This story originally appeared on Heart of Texas Public Radio.
Just past Highway 6, off of South 3rd street there’s a small gravel road that quickly turns to dirt: a barbed-wire fence lines its path, and eventually gives way to a row of trees – these are the telltale signs of rural Texas.
As we approach an opening, retiree Sharon McNary asks, “Now, can you imagine a grave here?”
Along with her friend Rita Hogan, she’s documented some 120 cemeteries in McLennan County, from larger, multi-acre cemeteries down to single-grave ones in cow pastures. In total, they estimate there are roughly 200 cemeteries in the county. The one we’re in today – New Zion – is a collection of various family lots and some single graves, dating back to the late 1800s. The two are here to record and photograph gravestones. They’ll add this information to findagrave.com, a website dedicated to creating a virtual resource for anyone looking to find the final resting place of family members or friends.
For McNary, her interest in doing all of this started when she began maintaining her family’s records, adding photos and obituaries for them to find a grave dot com. She then began adding photographs and obituaries for every other person buried at that cemetery.
“It’s just an untangling of secrets and looking and digging and researching,” McNary said, likening the work they do to detective work.
Hogan’s interest in this project came from her work with the McLennan County Cemetery Interest Group. Each week, the two head out for about 4 hours, searching for and tracking down cemeteries.
“When we go out trying to just find the location and the physical address, we don’t always go in there and find every grave,” McNary said. “It’s a searching for the cemetery. Then we’re planning on going back in the future and photograph.”
On subsequent visits – like todays to New Zion – they’ll start documenting each grave.
Hogan points to each grave she sees, telling me how a collection of graves surrounded by a fence or border usually indicates a family lot. But not all graves are easy to spot.
If there’s no visible marker – like a gravestone – Hogan says you can also spot areas where the ground sinks or look for vegetation that wouldn’t normally grow in the wild.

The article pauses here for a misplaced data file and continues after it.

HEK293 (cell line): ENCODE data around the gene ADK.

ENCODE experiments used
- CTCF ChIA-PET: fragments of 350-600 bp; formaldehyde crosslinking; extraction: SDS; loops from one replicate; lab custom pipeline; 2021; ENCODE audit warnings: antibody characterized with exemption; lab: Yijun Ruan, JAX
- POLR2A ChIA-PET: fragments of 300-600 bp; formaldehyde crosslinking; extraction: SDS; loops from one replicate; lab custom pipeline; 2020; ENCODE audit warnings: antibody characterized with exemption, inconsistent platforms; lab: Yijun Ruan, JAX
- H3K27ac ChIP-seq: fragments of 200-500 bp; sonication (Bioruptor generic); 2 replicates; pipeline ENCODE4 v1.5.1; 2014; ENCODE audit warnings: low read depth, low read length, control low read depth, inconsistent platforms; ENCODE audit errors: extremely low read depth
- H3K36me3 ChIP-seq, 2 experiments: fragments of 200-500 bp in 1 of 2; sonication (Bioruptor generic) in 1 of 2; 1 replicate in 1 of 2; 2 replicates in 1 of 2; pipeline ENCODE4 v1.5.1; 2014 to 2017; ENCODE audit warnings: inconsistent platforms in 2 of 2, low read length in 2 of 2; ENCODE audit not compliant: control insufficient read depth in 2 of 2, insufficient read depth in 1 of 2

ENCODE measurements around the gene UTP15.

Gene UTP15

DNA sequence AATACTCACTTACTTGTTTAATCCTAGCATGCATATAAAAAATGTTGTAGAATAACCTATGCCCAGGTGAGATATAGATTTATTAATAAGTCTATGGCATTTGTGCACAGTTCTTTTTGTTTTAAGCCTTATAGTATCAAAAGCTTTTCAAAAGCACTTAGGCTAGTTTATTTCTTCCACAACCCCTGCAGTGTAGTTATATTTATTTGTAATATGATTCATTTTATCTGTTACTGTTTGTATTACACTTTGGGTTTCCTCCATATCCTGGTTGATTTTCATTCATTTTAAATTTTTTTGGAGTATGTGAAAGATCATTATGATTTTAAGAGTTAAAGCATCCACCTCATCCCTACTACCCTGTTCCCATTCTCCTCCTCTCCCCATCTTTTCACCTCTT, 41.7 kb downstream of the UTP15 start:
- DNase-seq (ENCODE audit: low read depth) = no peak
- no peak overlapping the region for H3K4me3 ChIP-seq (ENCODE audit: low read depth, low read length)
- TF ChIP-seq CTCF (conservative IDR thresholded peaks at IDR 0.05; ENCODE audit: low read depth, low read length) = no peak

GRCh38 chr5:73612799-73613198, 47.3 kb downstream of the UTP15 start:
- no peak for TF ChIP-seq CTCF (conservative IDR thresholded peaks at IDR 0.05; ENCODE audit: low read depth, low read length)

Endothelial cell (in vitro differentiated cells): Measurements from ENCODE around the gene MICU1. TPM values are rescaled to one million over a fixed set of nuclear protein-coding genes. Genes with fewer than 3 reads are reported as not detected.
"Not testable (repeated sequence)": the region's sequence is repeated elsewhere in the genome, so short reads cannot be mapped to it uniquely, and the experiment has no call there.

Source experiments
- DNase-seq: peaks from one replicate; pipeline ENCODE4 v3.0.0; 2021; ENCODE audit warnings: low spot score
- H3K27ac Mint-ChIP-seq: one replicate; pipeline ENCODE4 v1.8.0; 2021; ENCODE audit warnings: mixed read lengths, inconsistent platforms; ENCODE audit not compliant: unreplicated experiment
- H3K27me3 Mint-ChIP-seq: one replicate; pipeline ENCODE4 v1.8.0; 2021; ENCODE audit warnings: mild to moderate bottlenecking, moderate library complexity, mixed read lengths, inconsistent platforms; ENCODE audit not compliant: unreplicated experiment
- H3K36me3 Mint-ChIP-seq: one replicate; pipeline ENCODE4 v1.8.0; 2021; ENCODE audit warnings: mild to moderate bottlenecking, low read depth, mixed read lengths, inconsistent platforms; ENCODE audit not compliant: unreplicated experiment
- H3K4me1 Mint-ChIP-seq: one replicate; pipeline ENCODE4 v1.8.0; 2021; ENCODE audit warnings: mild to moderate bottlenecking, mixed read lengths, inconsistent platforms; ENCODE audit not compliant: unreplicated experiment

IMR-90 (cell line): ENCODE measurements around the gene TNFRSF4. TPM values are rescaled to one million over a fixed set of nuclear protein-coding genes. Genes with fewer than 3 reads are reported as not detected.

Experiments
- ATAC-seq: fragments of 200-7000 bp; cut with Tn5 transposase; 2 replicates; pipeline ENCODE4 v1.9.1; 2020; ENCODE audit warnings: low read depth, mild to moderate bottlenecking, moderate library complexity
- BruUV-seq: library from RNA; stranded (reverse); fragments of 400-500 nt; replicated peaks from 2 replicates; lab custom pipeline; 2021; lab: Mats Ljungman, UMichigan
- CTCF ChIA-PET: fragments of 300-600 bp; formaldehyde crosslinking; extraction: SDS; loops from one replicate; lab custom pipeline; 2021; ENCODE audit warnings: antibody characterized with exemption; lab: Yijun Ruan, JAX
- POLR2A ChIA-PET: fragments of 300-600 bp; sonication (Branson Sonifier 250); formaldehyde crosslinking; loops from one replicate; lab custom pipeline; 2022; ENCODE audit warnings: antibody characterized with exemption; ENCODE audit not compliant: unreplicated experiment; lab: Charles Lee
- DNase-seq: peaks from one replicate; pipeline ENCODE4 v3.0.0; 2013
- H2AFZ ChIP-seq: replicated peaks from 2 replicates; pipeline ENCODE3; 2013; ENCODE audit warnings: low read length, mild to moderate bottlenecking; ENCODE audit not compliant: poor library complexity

When they find a gravestone, they’ll first take a picture, then try to clean it up a bit, using a brush and sometimes they’ll rub chalk or flour over the engraving. This helps them read the name.
Collectively, the duo has added information on nearly 20,000 people to find a grave, contributing more than 26,000 photos to the website. But it hasn’t been easy. Hogan says early on there wasn’t much attention given to record keeping.
“They really didn’t start keeping records of deaths until about 1908 and they really didn’t get serious about it until 1920,” Hogan says. “So before 1920 it’s very hit or miss if there’s going to be a death certificate to look at. Some parts of the county were good at it and some were non-existent.”
Normally, Texas death certificates will have a place of burial printed on them. But if it’s not there, Hogan and McNary will research. In fact that’s what most of their week consists of – hours and days spent at the library looking through records. The two do this because yes, it helps them actively spend their retirement, but it’s also important to them. Hogan explains.
“Well I think every grave represents a history of that person, of that family, and their community that they grew up in. And there are so many little communities that don’t exist anymore that those people were apart of.”
To find out more information on Sharon McNary’s and Rita Hogan’s efforts in documenting cemeteries in McLennan County you can reach them at firstname.lastname@example.org